With enough sophistication in analysis, there is an argument to be made that search relevance can be inferred even from very "messy" sets of data.
In enterprise search, this is increasingly the case, with natural language processing and machine-learning technologies helping to mine vast amounts of data from diverse repositories across the enterprise.
However, this does not mean that the search ecosystem does not benefit immensely from underlying governance practices that aim to enforce policies and lifecycles for data within their native repositories.
By doing so, the underlying corpus of data is kept cleansed and prepped for search, which greatly improves performance and outcomes.
Search performance is proportional to data quality
No search tool is powerful enough to entirely filter out dirty or irrelevant data, particularly when that data is unstructured in format and imbued with human-generated meaning.
The axiom repeated ad nauseam in statistics bears true: garbage in, garbage out. With most search tools on the market providing an ecosystem of connectors to access data in their native repositories (as opposed to aggregating and storing the data themselves), the onus is on the enterprise to ensure that the native repositories are operating as sources of truth rather than sources of confounding data.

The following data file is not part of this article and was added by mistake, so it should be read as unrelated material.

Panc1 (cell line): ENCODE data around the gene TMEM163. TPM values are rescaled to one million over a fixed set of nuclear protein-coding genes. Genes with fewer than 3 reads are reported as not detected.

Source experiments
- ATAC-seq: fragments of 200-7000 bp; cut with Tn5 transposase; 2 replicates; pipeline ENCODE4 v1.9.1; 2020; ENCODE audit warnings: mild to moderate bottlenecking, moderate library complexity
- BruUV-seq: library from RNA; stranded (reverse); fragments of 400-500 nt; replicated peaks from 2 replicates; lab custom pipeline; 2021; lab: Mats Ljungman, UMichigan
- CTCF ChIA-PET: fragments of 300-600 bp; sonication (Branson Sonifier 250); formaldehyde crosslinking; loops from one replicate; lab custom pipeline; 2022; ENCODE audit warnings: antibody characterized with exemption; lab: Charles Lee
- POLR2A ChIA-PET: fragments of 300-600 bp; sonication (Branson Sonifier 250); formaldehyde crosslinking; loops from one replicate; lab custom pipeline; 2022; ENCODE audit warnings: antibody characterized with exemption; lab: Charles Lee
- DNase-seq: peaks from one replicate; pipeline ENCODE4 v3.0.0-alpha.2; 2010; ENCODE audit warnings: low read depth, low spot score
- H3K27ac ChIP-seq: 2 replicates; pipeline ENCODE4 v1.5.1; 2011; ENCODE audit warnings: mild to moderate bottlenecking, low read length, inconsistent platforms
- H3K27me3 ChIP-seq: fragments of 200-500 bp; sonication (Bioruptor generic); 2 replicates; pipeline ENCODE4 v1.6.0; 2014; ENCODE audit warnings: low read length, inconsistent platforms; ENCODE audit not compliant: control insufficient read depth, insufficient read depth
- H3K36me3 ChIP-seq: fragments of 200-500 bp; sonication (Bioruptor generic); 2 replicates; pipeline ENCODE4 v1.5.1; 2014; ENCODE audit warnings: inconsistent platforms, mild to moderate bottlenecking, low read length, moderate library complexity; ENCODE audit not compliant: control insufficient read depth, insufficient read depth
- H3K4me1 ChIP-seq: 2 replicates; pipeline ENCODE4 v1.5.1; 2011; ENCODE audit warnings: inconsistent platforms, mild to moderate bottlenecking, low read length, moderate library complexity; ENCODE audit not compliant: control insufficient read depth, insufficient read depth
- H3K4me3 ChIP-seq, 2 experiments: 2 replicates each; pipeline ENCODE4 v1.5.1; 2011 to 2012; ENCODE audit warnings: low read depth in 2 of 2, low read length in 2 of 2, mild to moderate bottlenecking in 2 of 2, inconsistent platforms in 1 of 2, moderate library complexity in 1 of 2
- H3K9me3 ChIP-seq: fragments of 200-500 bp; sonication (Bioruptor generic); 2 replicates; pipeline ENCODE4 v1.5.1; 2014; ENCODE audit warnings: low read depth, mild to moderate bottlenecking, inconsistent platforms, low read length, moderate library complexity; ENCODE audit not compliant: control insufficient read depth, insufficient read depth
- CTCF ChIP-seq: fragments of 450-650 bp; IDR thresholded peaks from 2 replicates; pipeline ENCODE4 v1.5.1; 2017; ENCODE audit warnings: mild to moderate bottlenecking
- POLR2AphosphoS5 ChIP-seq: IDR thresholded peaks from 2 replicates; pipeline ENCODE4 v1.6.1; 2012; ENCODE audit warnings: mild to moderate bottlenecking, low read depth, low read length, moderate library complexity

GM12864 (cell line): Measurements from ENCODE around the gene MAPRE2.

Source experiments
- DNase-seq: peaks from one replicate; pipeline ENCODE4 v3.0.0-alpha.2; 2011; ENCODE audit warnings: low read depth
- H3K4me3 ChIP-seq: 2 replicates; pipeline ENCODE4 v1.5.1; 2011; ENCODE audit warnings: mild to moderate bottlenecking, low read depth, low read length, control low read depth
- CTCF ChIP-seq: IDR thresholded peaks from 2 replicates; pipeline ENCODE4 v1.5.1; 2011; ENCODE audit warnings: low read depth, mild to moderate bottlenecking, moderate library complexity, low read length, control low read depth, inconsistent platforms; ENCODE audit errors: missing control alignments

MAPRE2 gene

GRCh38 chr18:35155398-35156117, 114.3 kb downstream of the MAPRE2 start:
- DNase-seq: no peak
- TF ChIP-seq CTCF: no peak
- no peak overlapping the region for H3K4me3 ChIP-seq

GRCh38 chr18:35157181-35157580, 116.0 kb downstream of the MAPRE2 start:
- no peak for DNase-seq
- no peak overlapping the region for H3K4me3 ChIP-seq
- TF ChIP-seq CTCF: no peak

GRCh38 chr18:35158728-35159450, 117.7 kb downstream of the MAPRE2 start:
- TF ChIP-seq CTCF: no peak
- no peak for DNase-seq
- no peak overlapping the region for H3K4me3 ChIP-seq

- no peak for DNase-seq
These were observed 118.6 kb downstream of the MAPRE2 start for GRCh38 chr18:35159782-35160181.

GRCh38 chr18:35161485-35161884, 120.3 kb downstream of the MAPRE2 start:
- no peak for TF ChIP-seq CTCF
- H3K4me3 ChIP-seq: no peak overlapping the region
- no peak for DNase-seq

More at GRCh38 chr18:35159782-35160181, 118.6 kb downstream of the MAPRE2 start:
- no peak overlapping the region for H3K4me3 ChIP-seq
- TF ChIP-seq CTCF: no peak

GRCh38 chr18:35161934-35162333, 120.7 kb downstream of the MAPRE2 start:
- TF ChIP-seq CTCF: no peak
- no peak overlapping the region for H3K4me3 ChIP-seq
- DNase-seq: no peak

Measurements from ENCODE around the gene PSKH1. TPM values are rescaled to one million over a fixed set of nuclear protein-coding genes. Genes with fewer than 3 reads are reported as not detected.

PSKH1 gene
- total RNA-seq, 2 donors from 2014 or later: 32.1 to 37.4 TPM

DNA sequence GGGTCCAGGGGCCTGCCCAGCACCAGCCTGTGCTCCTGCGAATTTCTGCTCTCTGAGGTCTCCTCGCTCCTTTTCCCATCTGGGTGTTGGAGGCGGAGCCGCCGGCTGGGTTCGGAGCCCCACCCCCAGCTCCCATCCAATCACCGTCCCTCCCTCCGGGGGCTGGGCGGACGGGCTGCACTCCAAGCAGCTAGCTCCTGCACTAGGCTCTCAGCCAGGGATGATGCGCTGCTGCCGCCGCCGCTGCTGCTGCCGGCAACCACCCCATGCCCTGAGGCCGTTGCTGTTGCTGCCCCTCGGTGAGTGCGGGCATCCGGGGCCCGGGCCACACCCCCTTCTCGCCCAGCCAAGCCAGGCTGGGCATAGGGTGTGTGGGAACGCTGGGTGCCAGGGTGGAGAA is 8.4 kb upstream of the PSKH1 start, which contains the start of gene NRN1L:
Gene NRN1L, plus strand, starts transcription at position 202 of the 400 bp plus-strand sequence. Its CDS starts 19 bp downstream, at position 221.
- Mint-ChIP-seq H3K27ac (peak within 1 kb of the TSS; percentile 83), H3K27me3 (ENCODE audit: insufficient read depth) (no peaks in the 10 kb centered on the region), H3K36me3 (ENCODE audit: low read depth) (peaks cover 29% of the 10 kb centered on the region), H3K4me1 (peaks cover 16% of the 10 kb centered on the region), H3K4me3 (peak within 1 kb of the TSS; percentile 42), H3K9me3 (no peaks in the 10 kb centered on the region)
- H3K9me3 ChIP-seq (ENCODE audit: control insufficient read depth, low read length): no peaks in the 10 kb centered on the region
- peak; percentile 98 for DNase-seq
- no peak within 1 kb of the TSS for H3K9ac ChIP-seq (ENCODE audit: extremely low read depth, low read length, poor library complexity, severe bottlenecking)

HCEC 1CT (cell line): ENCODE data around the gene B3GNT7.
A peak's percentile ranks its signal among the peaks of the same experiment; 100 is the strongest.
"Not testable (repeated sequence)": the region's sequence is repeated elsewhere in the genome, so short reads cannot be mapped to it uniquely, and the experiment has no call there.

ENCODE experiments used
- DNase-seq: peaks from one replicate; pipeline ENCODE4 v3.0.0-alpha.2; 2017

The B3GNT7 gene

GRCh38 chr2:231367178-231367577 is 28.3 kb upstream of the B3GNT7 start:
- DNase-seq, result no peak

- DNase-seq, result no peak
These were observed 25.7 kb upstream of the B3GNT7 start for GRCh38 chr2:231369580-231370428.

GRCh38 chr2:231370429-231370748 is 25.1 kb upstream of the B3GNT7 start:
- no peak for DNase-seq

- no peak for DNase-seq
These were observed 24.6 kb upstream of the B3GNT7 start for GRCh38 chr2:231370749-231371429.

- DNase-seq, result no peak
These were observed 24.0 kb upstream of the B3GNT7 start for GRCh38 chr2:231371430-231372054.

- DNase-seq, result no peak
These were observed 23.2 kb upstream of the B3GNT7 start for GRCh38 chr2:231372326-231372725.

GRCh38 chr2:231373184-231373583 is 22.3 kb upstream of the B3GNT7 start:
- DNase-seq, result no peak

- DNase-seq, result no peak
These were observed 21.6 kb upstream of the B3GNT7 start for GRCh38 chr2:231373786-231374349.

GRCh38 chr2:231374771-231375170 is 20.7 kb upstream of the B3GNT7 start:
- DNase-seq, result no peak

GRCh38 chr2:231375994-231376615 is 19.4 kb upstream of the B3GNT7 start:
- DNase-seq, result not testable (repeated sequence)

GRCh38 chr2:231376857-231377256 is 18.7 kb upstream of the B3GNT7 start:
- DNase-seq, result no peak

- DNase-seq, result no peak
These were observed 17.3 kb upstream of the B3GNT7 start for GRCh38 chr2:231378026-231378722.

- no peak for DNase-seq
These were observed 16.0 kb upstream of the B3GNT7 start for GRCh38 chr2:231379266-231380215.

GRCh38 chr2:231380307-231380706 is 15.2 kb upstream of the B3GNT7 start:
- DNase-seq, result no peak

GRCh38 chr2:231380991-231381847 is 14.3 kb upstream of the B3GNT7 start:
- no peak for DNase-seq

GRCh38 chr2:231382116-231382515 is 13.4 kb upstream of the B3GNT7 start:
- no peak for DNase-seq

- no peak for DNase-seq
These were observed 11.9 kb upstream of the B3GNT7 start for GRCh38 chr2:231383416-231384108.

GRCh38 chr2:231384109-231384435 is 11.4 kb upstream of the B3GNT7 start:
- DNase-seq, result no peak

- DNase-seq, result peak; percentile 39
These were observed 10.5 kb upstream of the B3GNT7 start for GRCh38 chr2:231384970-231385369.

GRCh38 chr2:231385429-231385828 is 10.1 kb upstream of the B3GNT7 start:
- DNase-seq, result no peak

For federated search tools to achieve optimal performance, attention must still be paid to the governance of the individual content repositories that the search tools are connected to. Therefore, the data that is being searched and accessed is relatively clean and managed to begin with.
Failure to manage these repositories in their natural state diminishes the true potential of enterprise-wide search and discovery by inflating the volume of irrelevant/outdated data, increasing required processing power and cost, and increasing the risk of unauthorised data access.
Adoption of an enterprise search and analysis tool ideally begins with an audit of the systems to be connected; ensuring that governance policies, lifecycles, and controls are already established and being properly executed within each repository.
Another challenge with enterprise search is maintaining security and access control settings that may exist within native content repositories.
This is because search results need to reflect individual user roles and permissions without displaying inappropriate or sensitive results to unqualified users. Housekeeping is required first.
When implementing a search and discovery tool, attention must be paid to the native security and permission settings within the individual data platforms and repositories that the search tool is connected to.
Although, while some search tools have excellent functionality for inheriting and maintaining these controls, the controls themselves must be in place first to pass on. Due diligence is required in this regard because many organizations still struggle to coordinate governance policies across respective systems.